Alison Whitney, 84, of South Paris holds a protest sign while sitting in a lawn chair at Canal Plaza in Portland on Saturday | Ben McCanna/ Staff Photographer, PPH
About 200 demonstrate outside U.S. Sen. Susan Collins’ office downtown, and many want Roe v. Wade to be codified under federal law.
A crowd of about 200 people rallied for abortion rights Saturday afternoon outside U.S. Se Susan Collins’ downtown Portland office, joining a national backlash against Maine’s senior senator for her votes to confirm U.S. Supreme Court justices who appear poised to overturn the landmark Roe v. Wade ruling.
Rose Dubois of York led the crowd with chants.
“When abortion rights are under attack, what do we do?” she said.
“Stand up! Fight back!” the crowd answered.
Many of those at the demonstration held homemade signs, including one that read “Being forced to wear masks goes against your rights? Imagined being forced to carry a pregnancy.”
Another read: “Susan, we’re looking at you!”
Collins, a self-styled abortion-rights moderate, was the deciding vote in 2018 to place Brett Kavanaugh on the Supreme Court bench. She also supported conservative Neil Gorsuch for the high court. Both made private pledges to her to respect the 1973 Roe v. Wade ruling, Collins said. But this past week a leaked draft opinion indicated that both justices would vote to overturn the precedent.
Collins on Tuesday issued a statement saying their assurances were “completely inconsistent” with the draft opinion. Emails to her office were not returned Saturday. Collins says she supports federal legislation to protect abortion rights, but not a measure that the Democrats are pushing.
At the rally on Saturday, Devyn Shaughnessy of Portland said Collins “has betrayed us in the past, but this is a pivotal moment where she has the opportunity to codify Roe v. Wade.” Votes are needed to protect abortion rights under federal law, and if Collins and a fellow Republican, Sen. Lisa Murkowski of Alaska, do not vote to do so, “they’ll have blood on their hands,” Shaughnessy.
Under the draft opinion, abortion policy would be left up to the states, so which ever political party is in power could decide if it’s legal. “People are saying, ‘Maine’s ok. We’re okay for now,” Shaughnessy said. But in upcoming elections if Republicans take control and Maine “turns red, we’ll be in trouble,” she said.
One of the speakers at the rally was Dave Aceto of Portland who urged men to join the abortion conversation. They should not just show up with flowers on Mother’s Day, he said. Sons, brothers, and husbands should stick up for abortion rights of women.”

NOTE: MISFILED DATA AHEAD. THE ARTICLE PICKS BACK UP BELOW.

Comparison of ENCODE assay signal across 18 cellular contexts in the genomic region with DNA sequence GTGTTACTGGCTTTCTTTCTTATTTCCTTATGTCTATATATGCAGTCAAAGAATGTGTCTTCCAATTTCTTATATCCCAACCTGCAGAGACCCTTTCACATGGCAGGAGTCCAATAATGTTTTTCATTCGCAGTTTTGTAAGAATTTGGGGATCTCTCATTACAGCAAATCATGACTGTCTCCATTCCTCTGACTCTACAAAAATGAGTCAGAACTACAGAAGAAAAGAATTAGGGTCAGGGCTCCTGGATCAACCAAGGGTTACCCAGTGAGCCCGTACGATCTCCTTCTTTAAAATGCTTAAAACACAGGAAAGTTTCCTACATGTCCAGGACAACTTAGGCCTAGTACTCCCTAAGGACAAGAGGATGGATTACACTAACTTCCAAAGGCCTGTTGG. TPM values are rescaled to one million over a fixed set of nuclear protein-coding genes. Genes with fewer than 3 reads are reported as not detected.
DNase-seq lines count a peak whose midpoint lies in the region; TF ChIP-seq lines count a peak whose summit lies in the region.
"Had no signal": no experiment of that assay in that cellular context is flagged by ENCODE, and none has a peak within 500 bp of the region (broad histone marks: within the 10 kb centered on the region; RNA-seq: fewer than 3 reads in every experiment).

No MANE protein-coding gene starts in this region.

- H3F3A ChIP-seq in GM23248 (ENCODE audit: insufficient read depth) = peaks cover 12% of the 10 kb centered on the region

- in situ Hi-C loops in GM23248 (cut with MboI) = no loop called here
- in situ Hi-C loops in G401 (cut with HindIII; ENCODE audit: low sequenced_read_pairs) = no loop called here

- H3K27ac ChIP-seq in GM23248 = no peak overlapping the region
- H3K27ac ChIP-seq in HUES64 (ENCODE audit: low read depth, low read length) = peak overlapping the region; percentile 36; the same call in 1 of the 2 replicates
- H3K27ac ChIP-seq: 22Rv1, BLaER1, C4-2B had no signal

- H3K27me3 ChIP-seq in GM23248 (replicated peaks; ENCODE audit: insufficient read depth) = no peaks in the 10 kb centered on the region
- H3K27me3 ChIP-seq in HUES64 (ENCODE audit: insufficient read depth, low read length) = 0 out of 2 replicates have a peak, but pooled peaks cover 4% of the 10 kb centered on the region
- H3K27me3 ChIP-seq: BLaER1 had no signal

“Men where are you?” he said.
Abortion is a human right. Abortion is a health issue,” Aceto added. “To men I say it is time for you get involved. It is all of our voices that will keep abortions legal, safe and readily available.”
And to cheers he said: “The days of white men having control over people’s bodies must end.”
Another speaker was Jeanne Lafferty of Portland, who remembers when abortion was illegal in the early 1970s. “We made it legal,” Lafferty said. “I have another question for you. Can we do it again?”
The crowd yelled “yes.”
The fight for abortion rights will have to be an ongoing, inclusive, national movement, she said.
What won’t work, Lafferty and others warned, is a few protests, a few demonstrations and marches, but then the anger fades and people “go home.”
What’s needed, said Portland City Councilor Victoria Pelletier, is consistency and bravery. She said the establishment will be ready for protests, chants and anger, but it’s not prepared for consistent, weekly messages.
She gave the crowd a list of steps to take, including a May 14 Day of Action by a Planned Parenthood committee that is looking for people to knock on doors during the day.
Pelletier also told rally participants to “give our girl Sue a call” at her Washington office and urge her to protect abortion rights. Ans she encouraged them to write letters to Maine’s congressional delegation every week. Calling and writing again and again may not seem like it will make a difference, but it will, she said.
Abigail Forcier of Lyman said she attended the rally because “it’s most important to me that women retain the right to control their own bodies.” She also wants Roe v. Wade codified in federal law.
“Collins needs to really rally for that, to be a big a part of making that happen, and to speak for women everywhere,” Forcier said.
Originally published in the Portland Press Herald, May 8, 2022, https://www.pressherald.com/